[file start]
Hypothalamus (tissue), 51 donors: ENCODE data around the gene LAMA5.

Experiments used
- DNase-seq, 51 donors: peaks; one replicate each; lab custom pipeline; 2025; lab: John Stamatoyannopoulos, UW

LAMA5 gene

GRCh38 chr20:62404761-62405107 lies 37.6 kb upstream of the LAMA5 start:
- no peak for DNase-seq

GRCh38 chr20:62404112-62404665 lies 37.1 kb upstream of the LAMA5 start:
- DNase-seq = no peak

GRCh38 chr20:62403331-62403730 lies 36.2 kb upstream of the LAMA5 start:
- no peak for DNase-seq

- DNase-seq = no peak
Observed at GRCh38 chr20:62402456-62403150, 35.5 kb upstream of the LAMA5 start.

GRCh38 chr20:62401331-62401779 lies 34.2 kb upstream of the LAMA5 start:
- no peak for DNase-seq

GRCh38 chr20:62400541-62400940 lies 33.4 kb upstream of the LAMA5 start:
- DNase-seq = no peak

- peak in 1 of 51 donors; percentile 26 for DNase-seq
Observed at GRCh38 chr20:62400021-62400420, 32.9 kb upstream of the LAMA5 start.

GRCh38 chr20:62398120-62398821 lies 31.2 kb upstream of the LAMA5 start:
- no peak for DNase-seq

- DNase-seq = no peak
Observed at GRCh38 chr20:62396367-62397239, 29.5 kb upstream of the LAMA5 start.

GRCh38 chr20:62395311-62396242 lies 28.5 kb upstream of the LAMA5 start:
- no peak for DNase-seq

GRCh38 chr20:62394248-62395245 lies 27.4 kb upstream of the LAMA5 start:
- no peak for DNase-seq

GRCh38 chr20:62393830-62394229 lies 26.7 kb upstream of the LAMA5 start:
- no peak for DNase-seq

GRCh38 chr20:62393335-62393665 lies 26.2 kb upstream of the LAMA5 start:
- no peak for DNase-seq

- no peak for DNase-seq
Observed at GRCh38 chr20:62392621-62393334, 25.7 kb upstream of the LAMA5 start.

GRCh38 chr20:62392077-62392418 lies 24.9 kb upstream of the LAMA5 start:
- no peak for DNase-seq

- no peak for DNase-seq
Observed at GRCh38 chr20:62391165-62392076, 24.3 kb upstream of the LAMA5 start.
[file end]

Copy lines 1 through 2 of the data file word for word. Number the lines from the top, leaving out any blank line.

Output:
Hypothalamus (tissue), 51 donors: ENCODE data around the gene LAMA5.

Experiments used